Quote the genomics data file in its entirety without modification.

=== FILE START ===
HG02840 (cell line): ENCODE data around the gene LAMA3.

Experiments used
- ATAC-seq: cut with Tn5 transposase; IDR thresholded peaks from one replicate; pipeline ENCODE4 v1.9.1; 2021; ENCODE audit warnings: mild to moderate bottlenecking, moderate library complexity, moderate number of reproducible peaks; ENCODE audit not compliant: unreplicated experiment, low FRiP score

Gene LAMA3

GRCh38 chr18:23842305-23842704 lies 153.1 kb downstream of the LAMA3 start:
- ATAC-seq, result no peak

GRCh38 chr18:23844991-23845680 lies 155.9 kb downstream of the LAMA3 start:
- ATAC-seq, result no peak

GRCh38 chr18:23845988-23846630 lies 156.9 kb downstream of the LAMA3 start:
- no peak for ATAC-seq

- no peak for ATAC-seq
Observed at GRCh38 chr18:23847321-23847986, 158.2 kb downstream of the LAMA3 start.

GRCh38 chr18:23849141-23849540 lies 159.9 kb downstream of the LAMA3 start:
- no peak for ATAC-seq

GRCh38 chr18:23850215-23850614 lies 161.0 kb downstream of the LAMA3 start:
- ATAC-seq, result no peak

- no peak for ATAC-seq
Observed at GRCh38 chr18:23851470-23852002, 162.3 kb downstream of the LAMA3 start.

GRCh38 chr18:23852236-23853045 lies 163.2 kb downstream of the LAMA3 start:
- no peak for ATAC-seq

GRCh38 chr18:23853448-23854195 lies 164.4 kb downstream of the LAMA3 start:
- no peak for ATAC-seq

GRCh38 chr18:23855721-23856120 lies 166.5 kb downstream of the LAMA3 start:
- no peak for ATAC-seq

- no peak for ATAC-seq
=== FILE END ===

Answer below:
HG02840 (cell line): ENCODE data around the gene LAMA3.

Experiments used
- ATAC-seq: cut with Tn5 transposase; IDR thresholded peaks from one replicate; pipeline ENCODE4 v1.9.1; 2021; ENCODE audit warnings: mild to moderate bottlenecking, moderate library complexity, moderate number of reproducible peaks; ENCODE audit not compliant: unreplicated experiment, low FRiP score

Gene LAMA3

GRCh38 chr18:23842305-23842704 lies 153.1 kb downstream of the LAMA3 start:
- ATAC-seq, result no peak

GRCh38 chr18:23844991-23845680 lies 155.9 kb downstream of the LAMA3 start:
- ATAC-seq, result no peak

GRCh38 chr18:23845988-23846630 lies 156.9 kb downstream of the LAMA3 start:
- no peak for ATAC-seq

- no peak for ATAC-seq
Observed at GRCh38 chr18:23847321-23847986, 158.2 kb downstream of the LAMA3 start.

GRCh38 chr18:23849141-23849540 lies 159.9 kb downstream of the LAMA3 start:
- no peak for ATAC-seq

GRCh38 chr18:23850215-23850614 lies 161.0 kb downstream of the LAMA3 start:
- ATAC-seq, result no peak

- no peak for ATAC-seq
Observed at GRCh38 chr18:23851470-23852002, 162.3 kb downstream of the LAMA3 start.

GRCh38 chr18:23852236-23853045 lies 163.2 kb downstream of the LAMA3 start:
- no peak for ATAC-seq

GRCh38 chr18:23853448-23854195 lies 164.4 kb downstream of the LAMA3 start:
- no peak for ATAC-seq

GRCh38 chr18:23855721-23856120 lies 166.5 kb downstream of the LAMA3 start:
- no peak for ATAC-seq

- no peak for ATAC-seq